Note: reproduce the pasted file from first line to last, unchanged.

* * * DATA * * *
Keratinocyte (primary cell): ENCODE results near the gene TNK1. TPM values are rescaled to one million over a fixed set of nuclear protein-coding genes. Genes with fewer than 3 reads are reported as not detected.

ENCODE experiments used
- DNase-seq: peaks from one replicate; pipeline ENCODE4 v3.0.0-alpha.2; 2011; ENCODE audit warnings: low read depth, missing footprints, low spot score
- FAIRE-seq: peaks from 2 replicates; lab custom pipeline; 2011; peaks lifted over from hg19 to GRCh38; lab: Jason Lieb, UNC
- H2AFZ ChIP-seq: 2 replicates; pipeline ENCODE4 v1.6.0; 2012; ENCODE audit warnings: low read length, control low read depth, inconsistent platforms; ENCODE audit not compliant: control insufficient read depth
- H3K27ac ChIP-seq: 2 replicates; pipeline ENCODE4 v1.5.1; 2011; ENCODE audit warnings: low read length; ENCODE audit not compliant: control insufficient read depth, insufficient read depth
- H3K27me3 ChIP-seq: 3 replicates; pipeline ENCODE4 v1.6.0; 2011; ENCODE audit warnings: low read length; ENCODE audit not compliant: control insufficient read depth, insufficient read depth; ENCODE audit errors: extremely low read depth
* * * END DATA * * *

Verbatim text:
Keratinocyte (primary cell): ENCODE results near the gene TNK1. TPM values are rescaled to one million over a fixed set of nuclear protein-coding genes. Genes with fewer than 3 reads are reported as not detected.

ENCODE experiments used
- DNase-seq: peaks from one replicate; pipeline ENCODE4 v3.0.0-alpha.2; 2011; ENCODE audit warnings: low read depth, missing footprints, low spot score
- FAIRE-seq: peaks from 2 replicates; lab custom pipeline; 2011; peaks lifted over from hg19 to GRCh38; lab: Jason Lieb, UNC
- H2AFZ ChIP-seq: 2 replicates; pipeline ENCODE4 v1.6.0; 2012; ENCODE audit warnings: low read length, control low read depth, inconsistent platforms; ENCODE audit not compliant: control insufficient read depth
- H3K27ac ChIP-seq: 2 replicates; pipeline ENCODE4 v1.5.1; 2011; ENCODE audit warnings: low read length; ENCODE audit not compliant: control insufficient read depth, insufficient read depth
- H3K27me3 ChIP-seq: 3 replicates; pipeline ENCODE4 v1.6.0; 2011; ENCODE audit warnings: low read length; ENCODE audit not compliant: control insufficient read depth, insufficient read depth; ENCODE audit errors: extremely low read depth